BOSTON (CNN) — -- Authorities said Wednesday that three additional suspects have been arrested in connection with the Boston Marathon bombings. The three men are accused of helping one of the bombing suspects, Dzhokhar Tsarnaev, after the April 15 attack, according to federal prosecutors. Here are the most recent developments in the case:
-- An attorney for Dias Kadyrbayev, one of the three 19-year-olds arrested Wednesday, disputed the allegations against his client and said Kadyrbayev did not know items he admitted to discarding "were involved in a bombing."
-- Another of the suspects arrested Wednesday, Azamat Tazhayakov, is "shocked and horrified" to hear that someone he knew was involved in the bombings, attorney Harland Protass said. The attorney said his client has fully cooperated with authorities in the investigation and looks forward to the truth coming out.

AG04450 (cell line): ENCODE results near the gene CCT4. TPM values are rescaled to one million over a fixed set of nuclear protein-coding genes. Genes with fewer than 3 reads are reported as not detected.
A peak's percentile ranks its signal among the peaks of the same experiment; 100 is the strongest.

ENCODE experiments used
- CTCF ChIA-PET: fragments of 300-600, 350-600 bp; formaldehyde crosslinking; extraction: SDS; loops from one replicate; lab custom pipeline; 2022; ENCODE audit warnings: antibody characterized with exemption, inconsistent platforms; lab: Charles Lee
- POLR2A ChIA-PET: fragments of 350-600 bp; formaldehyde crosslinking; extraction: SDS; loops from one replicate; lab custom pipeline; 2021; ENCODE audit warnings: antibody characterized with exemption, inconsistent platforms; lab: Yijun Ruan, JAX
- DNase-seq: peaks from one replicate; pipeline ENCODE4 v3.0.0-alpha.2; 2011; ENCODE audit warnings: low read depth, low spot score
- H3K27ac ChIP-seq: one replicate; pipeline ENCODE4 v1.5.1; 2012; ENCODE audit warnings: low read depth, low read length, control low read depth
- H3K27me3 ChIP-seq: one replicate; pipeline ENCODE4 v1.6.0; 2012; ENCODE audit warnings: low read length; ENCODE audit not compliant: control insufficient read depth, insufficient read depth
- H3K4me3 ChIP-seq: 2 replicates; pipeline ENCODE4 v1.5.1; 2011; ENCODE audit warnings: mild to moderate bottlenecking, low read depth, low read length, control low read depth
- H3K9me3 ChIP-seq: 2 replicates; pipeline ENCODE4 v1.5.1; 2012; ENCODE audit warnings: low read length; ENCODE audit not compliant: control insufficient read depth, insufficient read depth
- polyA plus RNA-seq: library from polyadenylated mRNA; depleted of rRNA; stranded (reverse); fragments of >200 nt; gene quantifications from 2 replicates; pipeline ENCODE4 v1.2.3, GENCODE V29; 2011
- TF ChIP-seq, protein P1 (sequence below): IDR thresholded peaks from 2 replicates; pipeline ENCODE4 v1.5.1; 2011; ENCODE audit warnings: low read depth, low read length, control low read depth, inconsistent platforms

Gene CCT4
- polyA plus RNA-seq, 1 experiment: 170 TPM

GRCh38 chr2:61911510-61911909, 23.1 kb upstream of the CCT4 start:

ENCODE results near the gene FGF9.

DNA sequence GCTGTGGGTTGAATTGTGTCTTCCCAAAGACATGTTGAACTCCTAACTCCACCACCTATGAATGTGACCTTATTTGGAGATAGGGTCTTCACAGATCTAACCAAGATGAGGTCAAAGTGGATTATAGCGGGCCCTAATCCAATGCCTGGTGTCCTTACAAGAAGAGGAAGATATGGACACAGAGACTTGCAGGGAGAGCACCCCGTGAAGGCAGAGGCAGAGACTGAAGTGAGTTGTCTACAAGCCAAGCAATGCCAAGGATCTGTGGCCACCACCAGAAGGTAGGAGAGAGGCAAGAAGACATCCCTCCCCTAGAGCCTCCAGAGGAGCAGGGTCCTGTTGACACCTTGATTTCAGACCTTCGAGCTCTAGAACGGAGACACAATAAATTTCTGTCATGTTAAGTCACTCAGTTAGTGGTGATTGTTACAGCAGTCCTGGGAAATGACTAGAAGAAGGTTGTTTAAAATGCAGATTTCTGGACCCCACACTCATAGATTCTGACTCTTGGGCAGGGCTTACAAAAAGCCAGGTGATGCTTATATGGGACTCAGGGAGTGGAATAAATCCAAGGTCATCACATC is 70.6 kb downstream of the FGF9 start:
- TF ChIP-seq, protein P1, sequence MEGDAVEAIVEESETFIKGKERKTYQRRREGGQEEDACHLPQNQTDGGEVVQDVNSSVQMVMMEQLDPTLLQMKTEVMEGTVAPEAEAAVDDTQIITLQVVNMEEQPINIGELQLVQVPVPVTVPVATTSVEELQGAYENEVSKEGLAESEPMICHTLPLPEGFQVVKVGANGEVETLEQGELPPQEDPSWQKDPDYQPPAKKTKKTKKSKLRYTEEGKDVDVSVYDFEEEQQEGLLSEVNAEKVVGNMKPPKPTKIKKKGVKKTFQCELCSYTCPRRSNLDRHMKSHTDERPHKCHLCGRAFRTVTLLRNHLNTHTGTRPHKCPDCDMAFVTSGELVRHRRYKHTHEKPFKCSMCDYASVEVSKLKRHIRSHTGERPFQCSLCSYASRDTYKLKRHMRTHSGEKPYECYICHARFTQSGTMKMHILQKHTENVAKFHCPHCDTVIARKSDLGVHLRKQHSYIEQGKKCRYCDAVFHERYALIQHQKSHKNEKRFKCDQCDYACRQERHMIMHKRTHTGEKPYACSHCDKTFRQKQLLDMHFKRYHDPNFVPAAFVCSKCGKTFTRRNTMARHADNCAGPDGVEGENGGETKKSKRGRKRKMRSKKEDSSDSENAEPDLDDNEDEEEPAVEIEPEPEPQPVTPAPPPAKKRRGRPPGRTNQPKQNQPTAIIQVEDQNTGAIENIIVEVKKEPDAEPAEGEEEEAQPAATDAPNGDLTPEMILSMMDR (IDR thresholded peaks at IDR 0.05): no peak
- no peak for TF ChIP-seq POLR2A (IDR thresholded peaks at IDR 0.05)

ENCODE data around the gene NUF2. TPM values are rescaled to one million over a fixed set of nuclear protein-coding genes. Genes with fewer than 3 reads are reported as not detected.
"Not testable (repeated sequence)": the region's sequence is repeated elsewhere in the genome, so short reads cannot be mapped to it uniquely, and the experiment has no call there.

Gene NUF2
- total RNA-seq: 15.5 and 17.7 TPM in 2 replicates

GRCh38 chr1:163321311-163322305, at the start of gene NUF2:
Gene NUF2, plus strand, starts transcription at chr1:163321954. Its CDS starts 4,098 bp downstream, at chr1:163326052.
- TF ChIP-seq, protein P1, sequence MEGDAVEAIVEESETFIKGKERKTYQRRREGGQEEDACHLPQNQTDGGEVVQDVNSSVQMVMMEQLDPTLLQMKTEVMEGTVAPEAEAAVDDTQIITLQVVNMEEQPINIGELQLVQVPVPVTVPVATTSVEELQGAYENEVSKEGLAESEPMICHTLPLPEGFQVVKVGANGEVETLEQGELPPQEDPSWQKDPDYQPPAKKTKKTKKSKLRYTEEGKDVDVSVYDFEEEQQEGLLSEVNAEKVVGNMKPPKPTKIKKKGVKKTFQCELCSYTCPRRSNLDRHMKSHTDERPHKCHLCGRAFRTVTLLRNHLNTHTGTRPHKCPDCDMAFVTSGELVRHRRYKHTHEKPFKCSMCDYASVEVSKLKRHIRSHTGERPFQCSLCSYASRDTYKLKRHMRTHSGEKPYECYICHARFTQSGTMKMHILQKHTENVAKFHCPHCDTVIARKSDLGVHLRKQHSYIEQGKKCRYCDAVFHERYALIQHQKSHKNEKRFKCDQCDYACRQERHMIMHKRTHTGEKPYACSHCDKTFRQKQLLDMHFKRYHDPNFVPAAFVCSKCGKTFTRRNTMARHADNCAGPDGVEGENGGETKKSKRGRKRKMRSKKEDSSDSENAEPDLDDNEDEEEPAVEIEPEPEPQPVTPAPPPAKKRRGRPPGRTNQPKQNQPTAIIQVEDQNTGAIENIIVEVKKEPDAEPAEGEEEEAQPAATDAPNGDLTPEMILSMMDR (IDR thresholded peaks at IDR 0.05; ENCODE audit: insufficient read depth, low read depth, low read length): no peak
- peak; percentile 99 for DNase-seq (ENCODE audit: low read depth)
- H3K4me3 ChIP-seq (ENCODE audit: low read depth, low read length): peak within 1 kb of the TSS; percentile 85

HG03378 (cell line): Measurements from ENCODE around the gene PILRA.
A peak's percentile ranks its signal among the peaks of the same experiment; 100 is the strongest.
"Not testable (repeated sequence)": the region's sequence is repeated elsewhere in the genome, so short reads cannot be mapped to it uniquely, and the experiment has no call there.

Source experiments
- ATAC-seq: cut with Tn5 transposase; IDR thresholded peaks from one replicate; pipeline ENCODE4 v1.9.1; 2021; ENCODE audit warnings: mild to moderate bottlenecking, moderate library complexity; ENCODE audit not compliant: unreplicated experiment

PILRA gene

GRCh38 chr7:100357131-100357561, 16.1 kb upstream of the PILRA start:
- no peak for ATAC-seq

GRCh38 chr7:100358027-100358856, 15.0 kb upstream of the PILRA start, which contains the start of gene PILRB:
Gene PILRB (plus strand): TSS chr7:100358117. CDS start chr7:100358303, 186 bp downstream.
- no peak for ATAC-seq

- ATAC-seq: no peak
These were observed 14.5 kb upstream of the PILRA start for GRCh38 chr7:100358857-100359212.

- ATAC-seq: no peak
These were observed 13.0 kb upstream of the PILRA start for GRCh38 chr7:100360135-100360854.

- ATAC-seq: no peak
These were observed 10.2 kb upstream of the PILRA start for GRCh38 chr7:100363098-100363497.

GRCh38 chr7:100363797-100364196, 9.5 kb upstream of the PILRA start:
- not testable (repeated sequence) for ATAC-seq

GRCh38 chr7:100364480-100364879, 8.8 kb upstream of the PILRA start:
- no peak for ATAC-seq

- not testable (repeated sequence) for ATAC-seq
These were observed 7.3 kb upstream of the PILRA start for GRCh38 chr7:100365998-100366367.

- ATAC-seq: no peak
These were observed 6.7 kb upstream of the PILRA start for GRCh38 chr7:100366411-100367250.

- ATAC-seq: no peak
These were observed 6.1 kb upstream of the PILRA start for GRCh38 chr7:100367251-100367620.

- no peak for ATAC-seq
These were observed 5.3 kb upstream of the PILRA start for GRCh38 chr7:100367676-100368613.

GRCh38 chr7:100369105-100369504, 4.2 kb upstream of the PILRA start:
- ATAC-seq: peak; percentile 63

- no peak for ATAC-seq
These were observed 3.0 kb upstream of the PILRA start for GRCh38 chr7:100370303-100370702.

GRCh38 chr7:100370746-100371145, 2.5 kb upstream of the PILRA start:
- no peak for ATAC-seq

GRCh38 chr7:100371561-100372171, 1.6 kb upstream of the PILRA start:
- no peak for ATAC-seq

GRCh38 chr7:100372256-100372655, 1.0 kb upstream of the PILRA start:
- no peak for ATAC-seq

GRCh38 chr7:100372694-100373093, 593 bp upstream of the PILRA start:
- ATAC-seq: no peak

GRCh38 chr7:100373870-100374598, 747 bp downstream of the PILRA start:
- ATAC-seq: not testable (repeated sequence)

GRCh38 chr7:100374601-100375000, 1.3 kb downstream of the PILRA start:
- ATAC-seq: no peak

-- Attorney Raymond A. O'Hara, who reportedly was appointed to represent Robel Phillipos, told CNN that the 19-year-old U.S. citizen has retained private counsel.
Previously reported developments:
-- Kadyrbayev and Tazhayakov, who the FBI said are Kazakh nationals, and Phillipos were ordered Wednesday to return to court on May 14 for an evidentiary hearing, at which time a bail application is expected to be made.
-- About a month before the marathon attack, Dzhokhar Tsarnaev had told Kadyrbayev and Tazhayakov "that he knew how to make a bomb," according to an FBI affidavit recounting the charges. Kadyrbayev told investigators that Tsarnaev "appeared to have given himself a short haircut" two days after the bombings.